We know that vitamin A is important for our bodies’ growth and development, in particular for eye, reproductive, and skin health. Now new research shows that vitamin A consumption could decrease the risk of skin cancer. The study comes from a collaboration of institutions including the Warren Alpert Medical School and the Brown School of Public Health, Harvard Medical School, and Inje University, in Seoul, South Korea. It was published recently in the journal JAMA Dermatology.
The study looked particularly at the effect that vitamin A has on cutaneous squamous cell carcinoma, one of the most common forms of skin cancer. Following the nonprofit organization Skin Cancer Foundation, "Squamous cell carcinoma is the second most common form of skin cancer;” the foundation reports that doctors diagnose over 1 million new cases annually in the US.
The team of researchers, led by first author Dr. Jongwoo Kim, looked at a compilation of data from 75,170 women (with a mean age of 50.4 years) and 48,400 men (with a mean age of 54.3 years). Over a follow-up of 26 years, the researchers noted 3,978 skin cancer cases between the two groups. Combining this information with data concerning the participants’ vitamin A consumption, the team determined who take in more vitamin A seemed to have a lower risk of cutaneous squamous cell carcinoma.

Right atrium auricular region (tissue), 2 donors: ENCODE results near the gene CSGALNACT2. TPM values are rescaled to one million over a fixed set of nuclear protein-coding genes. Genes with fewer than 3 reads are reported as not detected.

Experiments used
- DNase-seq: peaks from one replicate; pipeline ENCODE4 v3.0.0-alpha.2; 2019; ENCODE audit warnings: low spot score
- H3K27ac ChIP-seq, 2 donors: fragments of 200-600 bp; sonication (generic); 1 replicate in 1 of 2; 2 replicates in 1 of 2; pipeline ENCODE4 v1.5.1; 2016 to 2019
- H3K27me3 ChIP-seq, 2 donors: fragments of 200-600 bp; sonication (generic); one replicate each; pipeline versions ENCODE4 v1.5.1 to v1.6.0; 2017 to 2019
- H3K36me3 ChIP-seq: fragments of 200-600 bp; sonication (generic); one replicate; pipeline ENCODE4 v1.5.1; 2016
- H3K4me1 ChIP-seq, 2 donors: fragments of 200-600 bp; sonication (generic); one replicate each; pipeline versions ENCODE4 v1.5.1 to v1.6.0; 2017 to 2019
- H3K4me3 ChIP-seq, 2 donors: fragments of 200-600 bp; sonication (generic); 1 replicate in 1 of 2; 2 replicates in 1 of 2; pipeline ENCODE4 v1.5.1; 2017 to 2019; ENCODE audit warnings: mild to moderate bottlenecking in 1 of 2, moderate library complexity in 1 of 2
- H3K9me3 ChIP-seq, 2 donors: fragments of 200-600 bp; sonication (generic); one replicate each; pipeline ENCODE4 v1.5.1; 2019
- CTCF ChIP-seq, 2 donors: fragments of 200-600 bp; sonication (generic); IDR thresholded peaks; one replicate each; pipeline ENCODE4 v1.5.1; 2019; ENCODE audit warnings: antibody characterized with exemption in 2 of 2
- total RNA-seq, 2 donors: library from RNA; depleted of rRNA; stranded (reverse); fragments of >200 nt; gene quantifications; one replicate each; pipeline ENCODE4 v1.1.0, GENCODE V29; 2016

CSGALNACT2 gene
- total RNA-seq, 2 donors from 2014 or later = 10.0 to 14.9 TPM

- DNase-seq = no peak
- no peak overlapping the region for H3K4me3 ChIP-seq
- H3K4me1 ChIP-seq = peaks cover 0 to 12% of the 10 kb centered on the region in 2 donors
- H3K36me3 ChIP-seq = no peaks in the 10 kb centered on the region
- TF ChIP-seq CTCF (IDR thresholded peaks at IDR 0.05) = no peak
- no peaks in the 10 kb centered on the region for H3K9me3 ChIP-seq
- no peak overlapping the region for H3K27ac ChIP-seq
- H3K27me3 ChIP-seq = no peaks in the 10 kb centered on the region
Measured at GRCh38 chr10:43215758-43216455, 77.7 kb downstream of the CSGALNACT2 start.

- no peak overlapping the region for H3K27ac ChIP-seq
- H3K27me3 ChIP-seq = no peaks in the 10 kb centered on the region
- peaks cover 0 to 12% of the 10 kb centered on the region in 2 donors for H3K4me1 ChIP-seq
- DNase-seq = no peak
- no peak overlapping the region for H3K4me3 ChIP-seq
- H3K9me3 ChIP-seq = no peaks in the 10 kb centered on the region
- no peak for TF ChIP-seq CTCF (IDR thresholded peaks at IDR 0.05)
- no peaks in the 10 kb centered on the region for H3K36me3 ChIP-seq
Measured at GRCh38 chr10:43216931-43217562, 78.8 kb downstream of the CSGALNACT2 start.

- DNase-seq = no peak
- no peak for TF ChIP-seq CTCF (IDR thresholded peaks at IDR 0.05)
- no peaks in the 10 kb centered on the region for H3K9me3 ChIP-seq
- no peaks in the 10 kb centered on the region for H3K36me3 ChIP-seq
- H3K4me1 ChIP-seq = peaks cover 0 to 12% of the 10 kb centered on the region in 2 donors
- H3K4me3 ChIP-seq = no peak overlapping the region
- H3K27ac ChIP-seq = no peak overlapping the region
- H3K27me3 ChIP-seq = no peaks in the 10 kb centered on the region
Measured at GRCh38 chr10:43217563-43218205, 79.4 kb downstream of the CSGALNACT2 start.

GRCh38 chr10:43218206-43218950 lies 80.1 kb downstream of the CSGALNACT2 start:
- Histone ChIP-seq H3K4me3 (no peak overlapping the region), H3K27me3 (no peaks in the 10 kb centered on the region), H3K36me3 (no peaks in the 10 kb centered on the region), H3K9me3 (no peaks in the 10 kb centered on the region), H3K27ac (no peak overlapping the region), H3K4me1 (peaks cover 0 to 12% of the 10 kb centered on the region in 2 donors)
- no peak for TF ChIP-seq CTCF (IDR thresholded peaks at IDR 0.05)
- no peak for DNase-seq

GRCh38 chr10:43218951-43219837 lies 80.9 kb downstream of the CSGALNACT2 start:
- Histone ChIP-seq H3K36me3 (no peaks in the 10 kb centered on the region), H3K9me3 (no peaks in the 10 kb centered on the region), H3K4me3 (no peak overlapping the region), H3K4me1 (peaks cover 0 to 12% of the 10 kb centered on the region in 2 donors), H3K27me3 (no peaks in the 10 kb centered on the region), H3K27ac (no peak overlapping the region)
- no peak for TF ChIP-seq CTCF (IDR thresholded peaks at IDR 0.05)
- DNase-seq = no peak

"In this large prospective study of U.S. women and men, we found that higher intake of total vitamin A, retinol, and several individual carotenoids, including beta cryptoxanthin, lycopene, and lutein and zeaxanthin was associated with lower risk of [squamous cell carcinoma]," the authors explain in the paper.
They continue, "We found an inverse association between intake of vitamin A and carotenoids and risk of cutaneous [squamous cell carcinoma], supporting the protective role of vitamin A against [squamous cell carcinoma] development. Our data further support the contention that supplemental and dietary vitamin A may be beneficial in preventing [squamous cell carcinoma]."